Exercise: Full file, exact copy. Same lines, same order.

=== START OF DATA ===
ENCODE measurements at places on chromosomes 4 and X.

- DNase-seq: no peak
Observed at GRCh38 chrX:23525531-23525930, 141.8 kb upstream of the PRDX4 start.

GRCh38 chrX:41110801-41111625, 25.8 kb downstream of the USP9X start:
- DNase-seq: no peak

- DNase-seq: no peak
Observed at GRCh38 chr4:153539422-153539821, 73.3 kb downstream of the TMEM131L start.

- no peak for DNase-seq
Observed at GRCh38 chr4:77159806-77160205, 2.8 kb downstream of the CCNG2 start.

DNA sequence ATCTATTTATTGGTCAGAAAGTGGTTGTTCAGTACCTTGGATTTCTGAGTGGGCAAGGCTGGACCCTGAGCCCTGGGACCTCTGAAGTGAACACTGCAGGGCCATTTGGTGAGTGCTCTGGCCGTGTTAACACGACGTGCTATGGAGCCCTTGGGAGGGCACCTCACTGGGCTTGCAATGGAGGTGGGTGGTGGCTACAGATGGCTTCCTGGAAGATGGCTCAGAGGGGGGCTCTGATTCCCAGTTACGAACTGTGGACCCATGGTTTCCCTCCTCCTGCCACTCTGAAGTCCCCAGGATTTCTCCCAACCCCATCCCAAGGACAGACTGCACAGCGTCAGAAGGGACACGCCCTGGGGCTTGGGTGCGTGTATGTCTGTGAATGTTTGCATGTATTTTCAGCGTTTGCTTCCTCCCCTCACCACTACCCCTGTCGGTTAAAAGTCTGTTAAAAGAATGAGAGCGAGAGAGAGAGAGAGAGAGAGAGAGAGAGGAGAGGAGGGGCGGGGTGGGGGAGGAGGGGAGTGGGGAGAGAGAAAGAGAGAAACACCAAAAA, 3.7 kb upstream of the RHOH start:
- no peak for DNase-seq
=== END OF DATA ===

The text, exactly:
ENCODE measurements at places on chromosomes 4 and X.

- DNase-seq: no peak
Observed at GRCh38 chrX:23525531-23525930, 141.8 kb upstream of the PRDX4 start.

GRCh38 chrX:41110801-41111625, 25.8 kb downstream of the USP9X start:
- DNase-seq: no peak

- DNase-seq: no peak
Observed at GRCh38 chr4:153539422-153539821, 73.3 kb downstream of the TMEM131L start.

- no peak for DNase-seq
Observed at GRCh38 chr4:77159806-77160205, 2.8 kb downstream of the CCNG2 start.

DNA sequence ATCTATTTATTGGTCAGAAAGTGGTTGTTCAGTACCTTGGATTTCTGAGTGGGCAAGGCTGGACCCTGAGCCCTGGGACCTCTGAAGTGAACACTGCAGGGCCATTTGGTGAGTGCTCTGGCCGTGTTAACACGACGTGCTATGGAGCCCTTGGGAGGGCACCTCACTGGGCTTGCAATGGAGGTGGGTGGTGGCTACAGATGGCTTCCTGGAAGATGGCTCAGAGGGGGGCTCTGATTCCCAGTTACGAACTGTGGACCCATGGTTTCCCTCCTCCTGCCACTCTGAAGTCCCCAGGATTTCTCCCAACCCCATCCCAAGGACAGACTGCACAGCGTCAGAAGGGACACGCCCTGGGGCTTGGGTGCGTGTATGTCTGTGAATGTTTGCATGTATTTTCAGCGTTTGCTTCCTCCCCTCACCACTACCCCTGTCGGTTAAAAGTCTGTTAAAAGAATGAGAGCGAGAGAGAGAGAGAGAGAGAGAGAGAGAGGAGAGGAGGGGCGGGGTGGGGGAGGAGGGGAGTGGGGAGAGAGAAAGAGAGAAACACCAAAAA, 3.7 kb upstream of the RHOH start:
- no peak for DNase-seq